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So Shall Your Strength Be

Three weeks ago, I sat down and read this verse:

As your days, so shall your strength be.  Deuteronomy 33:25

And this commentary:

A promise that You will support me under my trials and troubles, whatever they are … a promise sure that You will wisely proportion my graces and comfort to the services and sufferings You call me out to.  Do I have work appointed to me?  I will have strength to bear it.  …  Faithful is He that has promised, and has caused me to hope in His promise.
– Matthew Henry

As I sat down this morning, those same eight words were staring at me again in black and white.  So I wrote it again.

As your days, so shall your strength be.  Deuteronomy 33:25

And then I began to think about my days.

2,863 – the number of days we’ve been waiting for a family.

It’s interesting to think about how far we’ve come.  And how long we’ve waited.  And the strength He has given to wait as long as we have.  Even more interesting?  Strength begets strength.

Somehow, when I come to Him in defeat, whipsering through gritted teeth and stinging tears, He inclines His ear.  He bends down low, straining to hear my faint and raspy voice.  He listens.  Then He points.  Look how far You’ve come.

9:45am Saturday – 3/26/11

1 Kings 17-18 – a drought is proclaimed because of the continued evil reign of royalty.  When the drought finally ends, there is an incredible picture of waiting on God expectantly for an answer to prayer.

Elijah said to his servant ‘Go up now and look toward the sea.’  So he went up and looked and said ‘there is nothing.’  And seven times he said ‘go again.’  Then it came to pass on the seventh time that he said ‘there is a cloud as small as a man’s hand rising out of the sea!’ (1 Kings 18:43-44)

I was thinking about this story as we drove home from the coast a few days ago, and the hidden truth about faithfully expecting an answer.  Straining your eyes to recognize even the smallest hint of the beginning of an answer.  At Elijah’s instruction, his servant went back continually.  Straining his eyes to see … something.  Anything.  And he kept seeing … nothing.

Over and over and over.  ‘Go back.’

With a sink in my heart, I realized that over and over and over You have to tell me ‘Come back.’  Elijah’s servant went.  Saw nothing.  Came back and reported.  I strain my eyes for some semblance of hope for an answer to prayer.  And I stay out there.  Defeated and deeflated.  Over and over and over, You call me back.  Take the sadness, Your grace sufficient.  And send me back out again.  To live my life.  And trace Your movement.  Living in habitual thankfulness for every other cloud forming in every other area of my life.  But still waiting in hope for that one that isn’t.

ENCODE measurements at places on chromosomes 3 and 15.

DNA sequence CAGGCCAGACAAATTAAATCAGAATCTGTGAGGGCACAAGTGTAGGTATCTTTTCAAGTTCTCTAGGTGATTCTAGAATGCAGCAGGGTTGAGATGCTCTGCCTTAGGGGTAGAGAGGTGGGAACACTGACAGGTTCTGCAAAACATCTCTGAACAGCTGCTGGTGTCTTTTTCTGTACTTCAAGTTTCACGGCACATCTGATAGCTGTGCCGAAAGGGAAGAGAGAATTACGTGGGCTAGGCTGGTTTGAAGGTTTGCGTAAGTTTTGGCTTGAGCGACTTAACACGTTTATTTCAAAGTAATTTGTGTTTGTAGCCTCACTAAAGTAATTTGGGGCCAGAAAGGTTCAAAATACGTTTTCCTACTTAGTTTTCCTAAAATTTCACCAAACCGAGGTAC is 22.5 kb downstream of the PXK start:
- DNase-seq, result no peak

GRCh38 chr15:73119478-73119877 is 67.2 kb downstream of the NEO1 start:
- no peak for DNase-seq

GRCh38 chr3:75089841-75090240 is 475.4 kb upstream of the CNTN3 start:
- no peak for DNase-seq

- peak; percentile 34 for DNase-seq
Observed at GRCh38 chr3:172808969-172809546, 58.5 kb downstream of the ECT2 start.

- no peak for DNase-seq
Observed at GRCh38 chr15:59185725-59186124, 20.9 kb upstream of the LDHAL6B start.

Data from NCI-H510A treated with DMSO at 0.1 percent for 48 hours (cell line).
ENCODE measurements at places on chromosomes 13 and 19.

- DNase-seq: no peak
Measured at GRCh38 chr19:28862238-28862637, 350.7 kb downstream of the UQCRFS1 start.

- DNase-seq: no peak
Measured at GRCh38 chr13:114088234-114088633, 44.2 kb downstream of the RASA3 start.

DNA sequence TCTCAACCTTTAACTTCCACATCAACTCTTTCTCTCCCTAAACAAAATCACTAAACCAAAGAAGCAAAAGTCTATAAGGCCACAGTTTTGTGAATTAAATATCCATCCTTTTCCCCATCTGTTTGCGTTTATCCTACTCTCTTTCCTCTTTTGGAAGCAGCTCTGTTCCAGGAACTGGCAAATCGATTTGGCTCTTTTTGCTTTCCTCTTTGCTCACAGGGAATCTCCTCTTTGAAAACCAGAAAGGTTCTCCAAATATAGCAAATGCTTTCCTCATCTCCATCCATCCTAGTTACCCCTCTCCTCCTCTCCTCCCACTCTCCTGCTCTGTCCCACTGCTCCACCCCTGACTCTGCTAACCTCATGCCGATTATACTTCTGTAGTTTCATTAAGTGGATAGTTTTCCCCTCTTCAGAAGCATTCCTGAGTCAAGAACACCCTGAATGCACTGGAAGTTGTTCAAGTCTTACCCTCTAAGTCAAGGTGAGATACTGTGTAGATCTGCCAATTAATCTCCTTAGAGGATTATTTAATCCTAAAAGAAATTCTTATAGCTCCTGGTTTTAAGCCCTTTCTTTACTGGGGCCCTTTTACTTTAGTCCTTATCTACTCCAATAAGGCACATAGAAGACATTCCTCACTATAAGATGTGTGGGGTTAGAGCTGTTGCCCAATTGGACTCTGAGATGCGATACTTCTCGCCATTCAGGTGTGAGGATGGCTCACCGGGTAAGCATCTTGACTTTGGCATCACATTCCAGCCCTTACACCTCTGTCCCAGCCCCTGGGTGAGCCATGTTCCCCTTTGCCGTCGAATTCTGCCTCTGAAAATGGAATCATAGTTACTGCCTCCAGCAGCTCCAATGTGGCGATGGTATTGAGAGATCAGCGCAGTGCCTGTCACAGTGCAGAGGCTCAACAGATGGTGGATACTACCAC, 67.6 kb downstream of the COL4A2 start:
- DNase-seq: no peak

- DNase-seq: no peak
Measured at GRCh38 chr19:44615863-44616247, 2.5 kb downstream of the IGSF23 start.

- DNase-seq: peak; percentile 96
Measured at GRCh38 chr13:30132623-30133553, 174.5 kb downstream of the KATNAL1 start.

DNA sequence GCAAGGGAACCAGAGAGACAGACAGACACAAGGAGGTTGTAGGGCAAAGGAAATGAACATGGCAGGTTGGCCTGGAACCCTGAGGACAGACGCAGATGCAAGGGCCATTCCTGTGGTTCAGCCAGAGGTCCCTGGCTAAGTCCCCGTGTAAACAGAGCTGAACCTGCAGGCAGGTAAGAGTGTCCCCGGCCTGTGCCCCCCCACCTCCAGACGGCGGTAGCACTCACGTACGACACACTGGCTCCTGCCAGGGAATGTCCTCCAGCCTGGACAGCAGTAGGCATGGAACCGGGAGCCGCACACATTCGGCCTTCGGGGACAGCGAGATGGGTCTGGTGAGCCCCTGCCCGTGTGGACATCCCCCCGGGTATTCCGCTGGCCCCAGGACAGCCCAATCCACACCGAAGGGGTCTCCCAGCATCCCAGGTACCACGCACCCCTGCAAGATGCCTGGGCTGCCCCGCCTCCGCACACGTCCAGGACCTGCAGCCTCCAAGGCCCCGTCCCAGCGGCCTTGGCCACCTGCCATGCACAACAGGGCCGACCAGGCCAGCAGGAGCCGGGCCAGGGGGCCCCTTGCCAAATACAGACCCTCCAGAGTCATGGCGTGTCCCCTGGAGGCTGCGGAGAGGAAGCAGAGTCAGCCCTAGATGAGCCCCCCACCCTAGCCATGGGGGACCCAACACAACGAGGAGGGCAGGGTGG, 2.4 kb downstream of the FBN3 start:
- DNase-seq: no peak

I’ve had a ‘no’ in disguise as a monthly cycle no less than 60 times.   The days like this of coming to You seem endless. Yet You still give me hope to strain my eyes again.

Go back.

Expect the miracle.

Go back.

Increase my faith.

Go back.

Rejoicing in hope, patient in tribulation, continuing steadfastly in prayer.  Each of these exercises  helps the other.  If our ‘hope’ of glory is so assured that is is a rejoicing hope, we shall find the spirit of ‘endurance in tribulation’ natural and easy; but since it is ‘prayer’ which strengthens the faith that begets hope and lifts it up into an assured and joyful expectancy, and since our patience in tribulation is fed by this, it will be seen that all depends on our ‘perseverance in prayer’.
– Jamieson, Fausset & Brown on Romans 12:12

‘Patient in tribulation’ – thus also God is served, not only by working for Him when He calls us to work, but by sitting still quietly when He calls us to suffer.  Patience for God’s sake, and with an eye to His will and glory, is true piety.  Those that rejoice in hope are likely to be patient in tribulation.  It is a believing prospect of the joy set before us that bears up the Spirit under all outward pressure.  ‘Continuing instant in prayer.’  Prayer is a friend to hope and patience  and we do in it serve the LORD.  ‘Proskaterro’ [the greek word for ‘continuing instant’ in the KJV] signifies both fervency and perseverance in prayer.  We should not be cold in the duty, nor soon weary of it.  This is our duty which immediately respects God.
– Matthew Henry on Romans 12:12

Impatience will be sure to follow prayerlessness, but the endurance of the divine will grows out of communication with God in prayer.  The word proskaterro is a metaphor taken from hunting dogs, which will never give up the game ’til they’ve got it.  A hunting dog, when in pursuit of its victim, works itself into full motion using every limb and muscle to follow as fast as possible … no portion of him lingers, not so much as a glance is given to anything else .. this is the way we are to pray … prayer in languid, half-hearted manner may be more dishonoring to God than honoring tho Him; we ourselves may be rather injured by lukewarm prayer than benefitted by it.
– Charles Spurgeon on Romans 12:12

As your days, so shall your strength be.

The root of the original text can actually better be translated as your days, so shall your rest be, with the word for strength literally meaning ‘he rested / was quiet’.

Thank You Lord that You provide strength equal to the days You call me to.  When You send me out tomorrow, for the 2,864th time – may I be kept in perfect peace because my mind is stayed on You.  Trusting You.  And straining my eyes anew for the answer to my prayer.

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